This feature was originally published May 10, 2016.
“Daddy, why did you hurt that man?” The question carries a worrisome tone, spoken by a three-year-old girl who just watched Nathan Drake blast an advancing enemy with three quick pistol shots. These words came from my daughter Evi, who quietly snuck up on me while I was playing Uncharted 4: A Thief’s End for review. “Don’t hurt people,” she adds, her eyes fixated intently on the TV screen. From just a quick glance, I can tell she doesn’t like what she sees.
I’m mortified, disappointed in myself for not hearing her open the door, and I react to her inquiry poorly – by lying. After pausing the game, I tell her that I was shooting tickle darts at the other people and they laughed so hard they fell asleep. In the moment, I’m proud of the yarn I’ve spun to protect her from the grisly truth, but she doesn’t buy it. The suspicious look cemented on her face tells me I need to come clean, but how much do I reveal to someone this young and impressionable?
She understands the concept of particular things in life being for adults only, such as alcoholic beverages, knives, the lawnmower, and dozens of other objects we’ve removed from her hands or told her not to even think about engaging. I tell her this is a video game for adults, and that a lot of it can be scary and intense, but that doesn’t sate her curiosity. She repeats the question: “Why did you hurt him?” She points a finger at the screen. “He fell down. He needs a Band-Aid.”
I want to tell her about war and violence and how Nathan Drake is a morally gray character that kills for his own selfish gain, but I again refrain from telling the truth, because none of that sounds like something a three-year-old kid needs to know. I say he needs lots and lots of Band-Aids, and someone will come along shortly to give them to him.
Although I’m trying to shelter her from this violent imagery, my explanation doesn’t bring closure to our discussion. I suspect she now thinks Nathan and the enemies are playing some kind of game with each other, and that what she’s watching may not be much different than the make-believe doctor games she plays with friends and family.
“I want to play it,” she says to me anxiously, with a little bounce in her step. At this point I realize I’ve royally messed up, and I’m either going to say something I’ll regret or she may stomp away in a tantrum.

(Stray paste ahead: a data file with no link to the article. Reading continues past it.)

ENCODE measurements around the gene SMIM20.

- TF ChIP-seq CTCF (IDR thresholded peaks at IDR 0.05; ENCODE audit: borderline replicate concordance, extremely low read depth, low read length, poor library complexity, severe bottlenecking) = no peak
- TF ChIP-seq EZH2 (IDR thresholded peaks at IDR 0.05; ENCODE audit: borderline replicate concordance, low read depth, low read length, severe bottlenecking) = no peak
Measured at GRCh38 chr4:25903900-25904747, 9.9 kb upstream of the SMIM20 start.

My wife Kelly and I have tried our best to hide the horrors of the world from her, but as she consumes more media, this task becomes increasingly difficult, and maybe it is something we shouldn't hide from her any longer. Most Disney animated films are filled with traumatic deaths, either of parental figures or villains. Explaining what happens to these characters has been difficult. She’s going to learn about death soon, but I’m afraid of being the one that has that conversation with her. The last thing I want to do is scare her or make her question a life she’s found to be wonderful up to this point.
Here I am trying to quickly remedy the solution with lies to protect her innocence. “I’m a horrible father,” I tell myself.
I honestly have no idea what I should say to her, so I finally do the first smart thing since she asked the question – I do nothing. I put the controller down, and take her outside for what ended up being a fun afternoon playing with the dogs and sandbox.
She wasn’t ready for the talk. Actually, I wasn’t ready for the talk. We’ll likely have this discussion with her soon, but I need to talk to Kelly to figure out how we want to approach this subject.
I no longer feel like a bad dad for not having answers for her. Being a parent is tough, and I’m glad I didn’t foolishly fill her brain with horrors in the heat of the moment. The days of successfully hiding stuff from her, like violent video games, are likely behind us, especially if she can move across carpet like a ninja.
I thought I would be having talks about Santa Claus and the Easter Bunny before games like Uncharted 4, but given my career and how it spills into our household, the talk about violence is right around the corner, and I have no idea what I’m going to say.